An antibacterial liquid sprayed on a surface
 A Finnish research project has found that the tannins in resin and wood bark have antimicrobial properties that can be used to clean surfaces in, for example, hospitals more safely and environmentally friendly. Image: Maridav / Adobe

VTT: Wood-based coatings reduce microbes on surfaces

Resins and tree-bark tannins have antimicrobial properties with applications in hospital settings, according to VTT Technical Research Centre of Finland.

Aleksi Teivainen


VTT in October reported that antimicrobial solutions developed from resin and tree bark have been found to be viable alternatives to plastics for coating surfaces in Central Finland Central Hospital in Jyväskylä. Tests carried out in the hospital over two months, it said, revealed a pronounced difference in the number of microbes between curtains treated with the wood-bark tannins and ordinary curtains.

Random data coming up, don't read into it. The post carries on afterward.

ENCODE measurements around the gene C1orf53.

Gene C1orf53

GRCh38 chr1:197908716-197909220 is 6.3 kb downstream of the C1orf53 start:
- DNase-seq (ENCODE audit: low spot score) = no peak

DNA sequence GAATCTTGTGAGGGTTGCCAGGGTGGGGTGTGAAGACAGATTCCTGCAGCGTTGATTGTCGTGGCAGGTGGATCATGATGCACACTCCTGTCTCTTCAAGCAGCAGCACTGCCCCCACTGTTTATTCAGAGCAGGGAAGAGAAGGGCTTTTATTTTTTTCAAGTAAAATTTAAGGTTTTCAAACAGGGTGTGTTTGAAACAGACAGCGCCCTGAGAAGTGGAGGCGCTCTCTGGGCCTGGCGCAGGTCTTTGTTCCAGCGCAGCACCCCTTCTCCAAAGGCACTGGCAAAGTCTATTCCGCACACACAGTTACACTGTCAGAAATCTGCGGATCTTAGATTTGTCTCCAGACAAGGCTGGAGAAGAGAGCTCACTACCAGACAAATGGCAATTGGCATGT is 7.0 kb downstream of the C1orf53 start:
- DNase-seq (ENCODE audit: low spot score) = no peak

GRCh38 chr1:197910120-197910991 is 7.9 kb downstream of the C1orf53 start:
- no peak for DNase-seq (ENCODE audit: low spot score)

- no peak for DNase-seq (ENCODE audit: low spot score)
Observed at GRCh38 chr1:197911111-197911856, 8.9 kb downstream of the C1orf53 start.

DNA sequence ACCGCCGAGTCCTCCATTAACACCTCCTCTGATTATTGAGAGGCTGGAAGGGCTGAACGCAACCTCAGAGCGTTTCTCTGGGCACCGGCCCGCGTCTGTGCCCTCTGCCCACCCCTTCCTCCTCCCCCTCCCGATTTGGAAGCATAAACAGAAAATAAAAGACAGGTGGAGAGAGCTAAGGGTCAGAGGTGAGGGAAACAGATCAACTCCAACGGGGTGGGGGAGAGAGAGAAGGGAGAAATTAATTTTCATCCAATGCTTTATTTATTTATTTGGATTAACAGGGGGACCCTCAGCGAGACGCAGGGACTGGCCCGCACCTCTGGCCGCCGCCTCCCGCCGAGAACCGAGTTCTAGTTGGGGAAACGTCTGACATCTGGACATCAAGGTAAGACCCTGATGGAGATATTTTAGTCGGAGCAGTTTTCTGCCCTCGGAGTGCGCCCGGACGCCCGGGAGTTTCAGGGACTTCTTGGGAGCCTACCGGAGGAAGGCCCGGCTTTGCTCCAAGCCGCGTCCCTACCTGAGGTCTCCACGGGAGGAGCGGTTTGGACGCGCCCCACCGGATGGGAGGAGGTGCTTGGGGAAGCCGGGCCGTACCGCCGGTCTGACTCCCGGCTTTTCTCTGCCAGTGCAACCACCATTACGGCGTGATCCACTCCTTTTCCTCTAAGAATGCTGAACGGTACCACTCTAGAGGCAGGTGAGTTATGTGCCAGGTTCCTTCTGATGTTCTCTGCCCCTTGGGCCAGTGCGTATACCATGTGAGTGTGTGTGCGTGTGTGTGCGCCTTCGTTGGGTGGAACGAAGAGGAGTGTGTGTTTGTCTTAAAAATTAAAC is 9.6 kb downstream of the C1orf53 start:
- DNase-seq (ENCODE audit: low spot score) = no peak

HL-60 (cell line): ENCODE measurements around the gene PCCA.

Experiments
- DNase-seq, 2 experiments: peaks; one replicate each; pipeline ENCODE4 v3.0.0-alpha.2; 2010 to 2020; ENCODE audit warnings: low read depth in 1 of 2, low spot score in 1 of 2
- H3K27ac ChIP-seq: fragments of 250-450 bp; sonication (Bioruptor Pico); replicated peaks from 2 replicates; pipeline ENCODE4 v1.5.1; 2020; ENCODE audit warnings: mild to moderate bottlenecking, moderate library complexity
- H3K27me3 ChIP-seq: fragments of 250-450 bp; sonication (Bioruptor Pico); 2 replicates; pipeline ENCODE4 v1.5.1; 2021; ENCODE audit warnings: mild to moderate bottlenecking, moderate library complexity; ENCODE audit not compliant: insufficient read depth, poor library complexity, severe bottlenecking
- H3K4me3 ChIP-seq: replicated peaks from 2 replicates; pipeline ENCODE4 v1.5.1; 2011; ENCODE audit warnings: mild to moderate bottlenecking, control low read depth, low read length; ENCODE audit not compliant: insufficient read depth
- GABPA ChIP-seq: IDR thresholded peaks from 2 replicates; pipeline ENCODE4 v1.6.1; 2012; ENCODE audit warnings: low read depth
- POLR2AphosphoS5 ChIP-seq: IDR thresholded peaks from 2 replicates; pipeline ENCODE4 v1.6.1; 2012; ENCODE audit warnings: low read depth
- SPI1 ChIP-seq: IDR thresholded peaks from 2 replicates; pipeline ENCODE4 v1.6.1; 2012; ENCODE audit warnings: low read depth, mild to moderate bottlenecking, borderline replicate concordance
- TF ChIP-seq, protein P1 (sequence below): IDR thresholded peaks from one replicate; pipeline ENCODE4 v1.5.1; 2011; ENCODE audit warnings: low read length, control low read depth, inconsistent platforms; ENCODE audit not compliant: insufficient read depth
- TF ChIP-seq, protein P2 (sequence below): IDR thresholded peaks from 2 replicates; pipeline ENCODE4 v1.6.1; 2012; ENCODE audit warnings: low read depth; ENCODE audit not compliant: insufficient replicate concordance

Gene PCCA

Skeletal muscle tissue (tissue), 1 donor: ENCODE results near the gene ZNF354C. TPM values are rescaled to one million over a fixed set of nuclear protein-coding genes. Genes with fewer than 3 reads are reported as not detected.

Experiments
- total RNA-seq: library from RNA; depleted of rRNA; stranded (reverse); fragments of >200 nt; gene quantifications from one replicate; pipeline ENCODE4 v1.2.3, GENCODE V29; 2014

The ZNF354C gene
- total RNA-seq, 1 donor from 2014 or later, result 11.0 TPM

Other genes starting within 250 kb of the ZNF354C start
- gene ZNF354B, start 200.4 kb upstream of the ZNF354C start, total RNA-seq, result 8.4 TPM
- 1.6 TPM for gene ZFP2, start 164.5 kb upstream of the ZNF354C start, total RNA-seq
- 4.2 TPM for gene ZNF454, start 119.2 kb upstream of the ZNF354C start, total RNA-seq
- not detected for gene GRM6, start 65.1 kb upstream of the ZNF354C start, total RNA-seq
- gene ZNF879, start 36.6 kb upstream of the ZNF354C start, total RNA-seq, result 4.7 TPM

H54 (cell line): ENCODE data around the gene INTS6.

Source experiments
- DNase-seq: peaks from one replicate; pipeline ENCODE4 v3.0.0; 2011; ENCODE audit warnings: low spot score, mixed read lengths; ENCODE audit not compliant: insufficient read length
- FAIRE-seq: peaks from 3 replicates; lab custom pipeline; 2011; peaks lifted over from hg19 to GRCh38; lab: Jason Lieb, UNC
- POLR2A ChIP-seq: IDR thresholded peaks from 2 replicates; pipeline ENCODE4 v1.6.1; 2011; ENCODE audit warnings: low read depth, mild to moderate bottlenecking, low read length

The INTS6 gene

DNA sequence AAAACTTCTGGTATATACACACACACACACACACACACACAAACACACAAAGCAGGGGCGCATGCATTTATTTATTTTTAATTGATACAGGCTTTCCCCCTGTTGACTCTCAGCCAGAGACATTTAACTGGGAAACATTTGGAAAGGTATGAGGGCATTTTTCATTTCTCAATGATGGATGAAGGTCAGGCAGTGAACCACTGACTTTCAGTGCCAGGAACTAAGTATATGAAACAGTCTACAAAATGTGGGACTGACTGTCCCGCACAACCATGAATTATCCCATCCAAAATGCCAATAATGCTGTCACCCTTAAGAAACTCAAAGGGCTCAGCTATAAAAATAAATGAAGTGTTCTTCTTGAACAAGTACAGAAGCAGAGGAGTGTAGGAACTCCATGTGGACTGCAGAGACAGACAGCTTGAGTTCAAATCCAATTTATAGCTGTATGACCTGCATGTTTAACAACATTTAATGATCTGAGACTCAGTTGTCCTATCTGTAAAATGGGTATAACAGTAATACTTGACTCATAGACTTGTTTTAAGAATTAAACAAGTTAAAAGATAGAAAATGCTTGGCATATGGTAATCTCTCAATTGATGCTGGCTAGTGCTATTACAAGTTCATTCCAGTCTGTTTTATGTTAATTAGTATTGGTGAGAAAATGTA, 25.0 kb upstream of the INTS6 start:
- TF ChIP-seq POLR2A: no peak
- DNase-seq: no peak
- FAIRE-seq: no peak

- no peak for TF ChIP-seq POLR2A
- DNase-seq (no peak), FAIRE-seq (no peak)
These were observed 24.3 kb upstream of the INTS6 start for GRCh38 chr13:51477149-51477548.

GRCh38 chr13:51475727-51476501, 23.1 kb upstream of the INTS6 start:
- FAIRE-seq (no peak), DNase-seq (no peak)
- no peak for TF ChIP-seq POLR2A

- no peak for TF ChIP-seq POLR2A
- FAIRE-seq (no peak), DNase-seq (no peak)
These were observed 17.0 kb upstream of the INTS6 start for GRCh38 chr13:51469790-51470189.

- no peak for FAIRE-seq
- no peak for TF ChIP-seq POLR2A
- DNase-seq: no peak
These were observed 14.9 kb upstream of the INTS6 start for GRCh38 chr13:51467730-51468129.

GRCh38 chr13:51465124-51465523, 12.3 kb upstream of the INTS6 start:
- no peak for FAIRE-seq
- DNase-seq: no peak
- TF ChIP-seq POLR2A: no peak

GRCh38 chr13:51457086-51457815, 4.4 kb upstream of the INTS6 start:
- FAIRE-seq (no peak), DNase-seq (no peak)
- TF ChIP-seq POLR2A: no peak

“The tannin level reduced the total number of bacteria in the curtain by as much as 60 per cent,” told Matti Virkkunen, senior scientist at VTT. “In addition, further testing showed that the effectiveness can be enhanced by lightly moistening the tanning coating, thereby improving the contact between the bacteria and the tannins.”

A resin droplet on a tree.

Resins and tree-bark tannins are substances that protect plants from mould, bacteria, fungi and parasites. Image: Yanikap / Adobe

Tests were conducted in the hospital also with more easily cleaned and dirt-resistant coatings, showing that the hygiene levels of coated areas are nearly a third higher than uncoated ones.

Also participating in the project were private companies, JAMK University of Applied Sciences and the Central Finland Health Care District. The participants identified ultraviolet (UV) camera technology as the most effective method to evaluate the results of cleaning and detect impurities on surfaces.

Jaana Mäkelä, specialist at the Jyväskylä University of Applied Sciences, said UV cameras revealed impurities that could not be detected under regular illumination.

“One target of testing was the accumulation of contamination on the door handles of a school building. Photographs of the door handle samples taken with a UV camera revealed spots indicating both the presence of dirt and a deterioration of the antimicrobial coating even though they appeared to be clean,” she told.

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